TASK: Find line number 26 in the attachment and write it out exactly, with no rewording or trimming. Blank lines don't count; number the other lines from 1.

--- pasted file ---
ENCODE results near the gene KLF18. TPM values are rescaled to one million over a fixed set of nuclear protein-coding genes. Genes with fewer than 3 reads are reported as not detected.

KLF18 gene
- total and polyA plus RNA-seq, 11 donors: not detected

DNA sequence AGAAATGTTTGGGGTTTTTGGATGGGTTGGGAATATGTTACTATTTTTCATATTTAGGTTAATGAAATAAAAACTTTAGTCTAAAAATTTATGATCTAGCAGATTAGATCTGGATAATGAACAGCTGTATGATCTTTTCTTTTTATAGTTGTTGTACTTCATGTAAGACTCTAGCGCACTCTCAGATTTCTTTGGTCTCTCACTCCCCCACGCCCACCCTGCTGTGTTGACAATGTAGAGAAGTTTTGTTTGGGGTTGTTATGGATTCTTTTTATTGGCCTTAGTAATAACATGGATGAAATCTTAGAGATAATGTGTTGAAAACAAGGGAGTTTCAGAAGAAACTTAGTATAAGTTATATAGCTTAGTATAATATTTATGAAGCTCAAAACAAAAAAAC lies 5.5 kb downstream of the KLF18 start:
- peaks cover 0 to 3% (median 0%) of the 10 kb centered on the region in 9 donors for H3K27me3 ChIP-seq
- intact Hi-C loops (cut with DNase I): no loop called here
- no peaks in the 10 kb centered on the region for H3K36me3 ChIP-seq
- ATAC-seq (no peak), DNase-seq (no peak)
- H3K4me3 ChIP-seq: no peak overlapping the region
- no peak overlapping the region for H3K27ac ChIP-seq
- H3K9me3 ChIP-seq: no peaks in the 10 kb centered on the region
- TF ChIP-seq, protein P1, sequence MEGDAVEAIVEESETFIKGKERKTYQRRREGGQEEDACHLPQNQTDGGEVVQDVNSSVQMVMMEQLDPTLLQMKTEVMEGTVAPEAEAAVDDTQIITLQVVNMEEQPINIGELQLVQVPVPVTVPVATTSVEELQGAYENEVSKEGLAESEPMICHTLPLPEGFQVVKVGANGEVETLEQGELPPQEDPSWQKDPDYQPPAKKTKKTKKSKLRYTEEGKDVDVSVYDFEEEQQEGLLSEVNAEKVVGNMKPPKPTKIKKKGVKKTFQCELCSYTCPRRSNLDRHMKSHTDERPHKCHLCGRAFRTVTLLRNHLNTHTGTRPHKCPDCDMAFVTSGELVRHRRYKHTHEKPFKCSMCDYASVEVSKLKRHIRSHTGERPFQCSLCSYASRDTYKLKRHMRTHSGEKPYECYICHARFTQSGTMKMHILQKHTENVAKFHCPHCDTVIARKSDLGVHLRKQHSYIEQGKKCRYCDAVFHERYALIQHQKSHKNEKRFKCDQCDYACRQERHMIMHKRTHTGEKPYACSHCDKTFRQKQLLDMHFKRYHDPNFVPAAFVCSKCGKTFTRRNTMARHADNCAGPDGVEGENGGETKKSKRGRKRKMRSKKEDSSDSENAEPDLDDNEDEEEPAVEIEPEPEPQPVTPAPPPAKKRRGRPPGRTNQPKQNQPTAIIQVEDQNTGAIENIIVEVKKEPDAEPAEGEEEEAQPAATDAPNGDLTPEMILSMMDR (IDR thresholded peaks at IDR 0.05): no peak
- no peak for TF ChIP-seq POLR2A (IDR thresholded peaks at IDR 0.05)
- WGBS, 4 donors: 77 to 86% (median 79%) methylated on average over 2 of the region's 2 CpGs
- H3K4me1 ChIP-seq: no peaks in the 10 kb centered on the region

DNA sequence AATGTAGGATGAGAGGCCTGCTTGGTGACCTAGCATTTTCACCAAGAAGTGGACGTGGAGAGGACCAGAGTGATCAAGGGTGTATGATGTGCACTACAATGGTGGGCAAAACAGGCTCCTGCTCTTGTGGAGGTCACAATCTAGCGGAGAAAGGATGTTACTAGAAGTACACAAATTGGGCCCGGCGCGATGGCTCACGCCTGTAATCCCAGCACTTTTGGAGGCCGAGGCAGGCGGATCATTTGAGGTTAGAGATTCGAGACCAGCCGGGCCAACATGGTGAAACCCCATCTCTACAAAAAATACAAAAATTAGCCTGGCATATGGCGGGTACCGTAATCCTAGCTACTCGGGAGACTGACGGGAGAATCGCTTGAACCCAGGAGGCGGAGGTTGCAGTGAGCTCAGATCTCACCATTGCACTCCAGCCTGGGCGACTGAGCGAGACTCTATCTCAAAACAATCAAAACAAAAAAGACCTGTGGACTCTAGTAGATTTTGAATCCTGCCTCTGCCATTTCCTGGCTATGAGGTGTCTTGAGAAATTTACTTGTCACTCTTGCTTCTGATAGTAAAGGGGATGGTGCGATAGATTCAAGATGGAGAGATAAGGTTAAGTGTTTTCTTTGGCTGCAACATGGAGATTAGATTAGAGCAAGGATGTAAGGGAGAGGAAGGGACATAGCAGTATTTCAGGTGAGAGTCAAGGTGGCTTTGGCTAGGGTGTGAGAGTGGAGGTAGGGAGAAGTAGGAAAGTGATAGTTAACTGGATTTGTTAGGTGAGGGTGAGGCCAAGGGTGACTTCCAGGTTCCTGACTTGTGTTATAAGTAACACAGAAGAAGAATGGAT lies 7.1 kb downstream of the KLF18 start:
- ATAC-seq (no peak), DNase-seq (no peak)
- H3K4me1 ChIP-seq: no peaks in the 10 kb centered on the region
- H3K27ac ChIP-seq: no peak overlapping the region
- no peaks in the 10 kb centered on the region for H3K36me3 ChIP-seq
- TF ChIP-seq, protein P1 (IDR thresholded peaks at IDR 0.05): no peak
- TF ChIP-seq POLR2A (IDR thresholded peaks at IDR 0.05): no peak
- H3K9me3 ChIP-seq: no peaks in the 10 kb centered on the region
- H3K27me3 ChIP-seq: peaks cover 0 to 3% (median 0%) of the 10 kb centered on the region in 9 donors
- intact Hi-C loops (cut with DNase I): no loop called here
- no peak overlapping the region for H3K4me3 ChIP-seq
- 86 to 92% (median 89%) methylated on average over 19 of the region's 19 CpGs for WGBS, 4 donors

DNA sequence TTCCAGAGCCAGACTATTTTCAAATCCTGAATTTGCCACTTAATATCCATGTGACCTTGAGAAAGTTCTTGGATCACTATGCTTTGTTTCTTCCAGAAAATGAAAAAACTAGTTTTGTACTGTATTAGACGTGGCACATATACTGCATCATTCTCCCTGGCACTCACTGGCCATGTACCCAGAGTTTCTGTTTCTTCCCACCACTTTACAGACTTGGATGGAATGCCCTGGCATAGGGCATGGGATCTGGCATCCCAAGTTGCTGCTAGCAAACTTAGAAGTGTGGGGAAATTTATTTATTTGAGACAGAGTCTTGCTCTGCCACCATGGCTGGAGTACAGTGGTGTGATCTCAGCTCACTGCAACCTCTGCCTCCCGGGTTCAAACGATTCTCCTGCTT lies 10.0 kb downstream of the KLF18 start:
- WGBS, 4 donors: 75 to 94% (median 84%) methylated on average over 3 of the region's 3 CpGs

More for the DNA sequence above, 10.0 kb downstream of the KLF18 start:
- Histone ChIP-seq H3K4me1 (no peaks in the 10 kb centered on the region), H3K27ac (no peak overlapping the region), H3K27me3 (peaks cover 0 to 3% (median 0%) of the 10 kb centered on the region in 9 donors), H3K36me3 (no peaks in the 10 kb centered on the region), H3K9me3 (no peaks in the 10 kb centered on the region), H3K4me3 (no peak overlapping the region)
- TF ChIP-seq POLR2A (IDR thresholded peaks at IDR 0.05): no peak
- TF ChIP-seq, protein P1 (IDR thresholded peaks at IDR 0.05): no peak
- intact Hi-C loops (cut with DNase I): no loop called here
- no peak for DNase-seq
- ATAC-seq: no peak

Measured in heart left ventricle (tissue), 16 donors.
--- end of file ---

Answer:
- no peak overlapping the region for H3K4me3 ChIP-seq